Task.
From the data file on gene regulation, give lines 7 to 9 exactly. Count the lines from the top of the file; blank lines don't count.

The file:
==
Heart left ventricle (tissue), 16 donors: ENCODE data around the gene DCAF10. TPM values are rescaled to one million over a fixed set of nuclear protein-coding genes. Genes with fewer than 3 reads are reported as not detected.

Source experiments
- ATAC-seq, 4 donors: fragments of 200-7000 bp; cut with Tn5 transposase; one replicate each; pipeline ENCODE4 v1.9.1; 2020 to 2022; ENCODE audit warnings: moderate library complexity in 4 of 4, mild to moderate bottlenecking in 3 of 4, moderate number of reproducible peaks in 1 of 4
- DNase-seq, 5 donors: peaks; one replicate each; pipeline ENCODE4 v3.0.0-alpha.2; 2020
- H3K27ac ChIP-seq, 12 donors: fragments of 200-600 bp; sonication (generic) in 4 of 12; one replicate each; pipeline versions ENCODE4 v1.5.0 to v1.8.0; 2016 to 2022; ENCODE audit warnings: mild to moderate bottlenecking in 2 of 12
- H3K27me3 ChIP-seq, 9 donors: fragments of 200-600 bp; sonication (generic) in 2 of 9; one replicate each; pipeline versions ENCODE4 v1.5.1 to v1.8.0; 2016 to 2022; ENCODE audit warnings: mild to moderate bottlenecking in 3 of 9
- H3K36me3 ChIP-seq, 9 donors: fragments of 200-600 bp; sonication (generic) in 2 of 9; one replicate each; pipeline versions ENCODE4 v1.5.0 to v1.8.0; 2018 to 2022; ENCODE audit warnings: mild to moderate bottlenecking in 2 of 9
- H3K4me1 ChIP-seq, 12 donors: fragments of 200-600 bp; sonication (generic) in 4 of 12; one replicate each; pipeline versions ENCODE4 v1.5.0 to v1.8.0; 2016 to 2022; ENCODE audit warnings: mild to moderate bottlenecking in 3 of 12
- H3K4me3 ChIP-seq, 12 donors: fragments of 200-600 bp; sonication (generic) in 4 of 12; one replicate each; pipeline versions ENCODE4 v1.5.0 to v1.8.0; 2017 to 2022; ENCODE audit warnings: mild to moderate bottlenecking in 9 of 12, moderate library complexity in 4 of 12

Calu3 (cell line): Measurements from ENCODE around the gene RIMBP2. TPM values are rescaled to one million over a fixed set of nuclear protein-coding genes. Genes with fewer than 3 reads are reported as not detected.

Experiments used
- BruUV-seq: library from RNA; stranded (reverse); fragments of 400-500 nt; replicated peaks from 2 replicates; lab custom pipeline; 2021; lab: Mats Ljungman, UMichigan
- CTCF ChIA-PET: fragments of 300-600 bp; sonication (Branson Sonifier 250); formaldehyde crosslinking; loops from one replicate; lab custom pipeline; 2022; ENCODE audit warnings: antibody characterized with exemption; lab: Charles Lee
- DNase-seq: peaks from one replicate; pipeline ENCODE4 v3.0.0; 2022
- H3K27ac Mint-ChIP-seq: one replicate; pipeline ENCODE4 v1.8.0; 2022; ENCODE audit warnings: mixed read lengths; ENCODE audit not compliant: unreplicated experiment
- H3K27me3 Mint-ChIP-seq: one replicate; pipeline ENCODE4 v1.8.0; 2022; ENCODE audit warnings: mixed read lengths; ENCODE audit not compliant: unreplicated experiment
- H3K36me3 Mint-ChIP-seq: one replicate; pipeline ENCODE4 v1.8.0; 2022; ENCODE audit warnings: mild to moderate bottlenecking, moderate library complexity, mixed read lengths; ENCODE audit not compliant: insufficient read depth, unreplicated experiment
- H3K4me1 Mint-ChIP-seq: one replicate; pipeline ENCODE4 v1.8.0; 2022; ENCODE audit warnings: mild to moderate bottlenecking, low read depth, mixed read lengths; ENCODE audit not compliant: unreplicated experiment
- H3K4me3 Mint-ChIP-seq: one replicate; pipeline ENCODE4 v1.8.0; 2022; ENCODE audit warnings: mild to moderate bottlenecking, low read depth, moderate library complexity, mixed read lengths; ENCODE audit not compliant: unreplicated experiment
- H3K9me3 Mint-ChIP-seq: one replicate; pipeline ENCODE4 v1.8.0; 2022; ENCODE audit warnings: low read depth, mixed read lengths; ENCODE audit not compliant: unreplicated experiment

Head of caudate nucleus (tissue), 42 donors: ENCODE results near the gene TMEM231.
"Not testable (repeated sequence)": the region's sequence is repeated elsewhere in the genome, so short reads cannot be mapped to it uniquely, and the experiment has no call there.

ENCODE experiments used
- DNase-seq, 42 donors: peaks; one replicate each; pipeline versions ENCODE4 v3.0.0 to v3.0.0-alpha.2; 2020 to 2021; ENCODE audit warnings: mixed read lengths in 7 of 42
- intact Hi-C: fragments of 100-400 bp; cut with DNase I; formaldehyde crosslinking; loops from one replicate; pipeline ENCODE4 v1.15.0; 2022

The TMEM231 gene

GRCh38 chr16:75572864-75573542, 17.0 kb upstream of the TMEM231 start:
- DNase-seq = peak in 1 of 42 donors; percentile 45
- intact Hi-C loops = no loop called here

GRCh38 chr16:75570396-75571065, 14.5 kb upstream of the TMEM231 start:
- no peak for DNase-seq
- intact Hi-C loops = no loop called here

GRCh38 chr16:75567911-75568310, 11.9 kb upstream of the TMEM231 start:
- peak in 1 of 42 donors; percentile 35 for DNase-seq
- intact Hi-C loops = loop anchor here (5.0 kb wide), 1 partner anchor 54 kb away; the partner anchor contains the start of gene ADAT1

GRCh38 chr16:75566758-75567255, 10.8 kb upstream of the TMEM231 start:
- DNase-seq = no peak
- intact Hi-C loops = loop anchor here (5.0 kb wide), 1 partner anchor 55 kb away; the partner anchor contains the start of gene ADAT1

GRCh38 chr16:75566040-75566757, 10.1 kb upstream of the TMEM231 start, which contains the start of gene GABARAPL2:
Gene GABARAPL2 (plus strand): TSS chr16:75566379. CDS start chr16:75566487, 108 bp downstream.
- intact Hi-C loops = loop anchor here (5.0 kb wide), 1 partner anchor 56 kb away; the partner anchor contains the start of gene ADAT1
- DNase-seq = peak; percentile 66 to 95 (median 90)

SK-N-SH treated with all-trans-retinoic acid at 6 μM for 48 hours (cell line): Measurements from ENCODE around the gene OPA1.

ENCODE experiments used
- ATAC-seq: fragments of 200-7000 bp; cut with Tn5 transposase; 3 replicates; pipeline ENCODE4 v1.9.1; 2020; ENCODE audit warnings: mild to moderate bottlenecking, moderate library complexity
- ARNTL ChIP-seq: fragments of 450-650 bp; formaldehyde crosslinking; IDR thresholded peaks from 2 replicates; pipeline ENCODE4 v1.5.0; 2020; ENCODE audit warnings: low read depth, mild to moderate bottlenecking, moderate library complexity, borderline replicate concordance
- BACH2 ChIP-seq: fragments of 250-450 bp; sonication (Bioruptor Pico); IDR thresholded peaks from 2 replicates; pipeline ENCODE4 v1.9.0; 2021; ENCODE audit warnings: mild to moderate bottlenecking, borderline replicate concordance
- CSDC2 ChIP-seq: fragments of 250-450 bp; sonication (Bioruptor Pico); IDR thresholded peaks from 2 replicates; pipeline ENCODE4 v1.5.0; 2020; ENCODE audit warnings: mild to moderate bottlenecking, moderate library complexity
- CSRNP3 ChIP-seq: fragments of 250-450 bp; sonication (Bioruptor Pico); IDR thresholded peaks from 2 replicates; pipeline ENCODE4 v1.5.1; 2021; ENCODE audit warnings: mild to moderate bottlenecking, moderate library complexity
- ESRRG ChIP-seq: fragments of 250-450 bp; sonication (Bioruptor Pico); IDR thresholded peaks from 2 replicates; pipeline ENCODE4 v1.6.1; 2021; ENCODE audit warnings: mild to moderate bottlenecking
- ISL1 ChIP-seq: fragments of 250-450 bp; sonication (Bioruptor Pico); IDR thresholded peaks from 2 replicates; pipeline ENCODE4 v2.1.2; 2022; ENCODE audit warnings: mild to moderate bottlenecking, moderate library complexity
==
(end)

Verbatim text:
- H3K36me3 ChIP-seq, 9 donors: fragments of 200-600 bp; sonication (generic) in 2 of 9; one replicate each; pipeline versions ENCODE4 v1.5.0 to v1.8.0; 2018 to 2022; ENCODE audit warnings: mild to moderate bottlenecking in 2 of 9
- H3K4me1 ChIP-seq, 12 donors: fragments of 200-600 bp; sonication (generic) in 4 of 12; one replicate each; pipeline versions ENCODE4 v1.5.0 to v1.8.0; 2016 to 2022; ENCODE audit warnings: mild to moderate bottlenecking in 3 of 12
- H3K4me3 ChIP-seq, 12 donors: fragments of 200-600 bp; sonication (generic) in 4 of 12; one replicate each; pipeline versions ENCODE4 v1.5.0 to v1.8.0; 2017 to 2022; ENCODE audit warnings: mild to moderate bottlenecking in 9 of 12, moderate library complexity in 4 of 12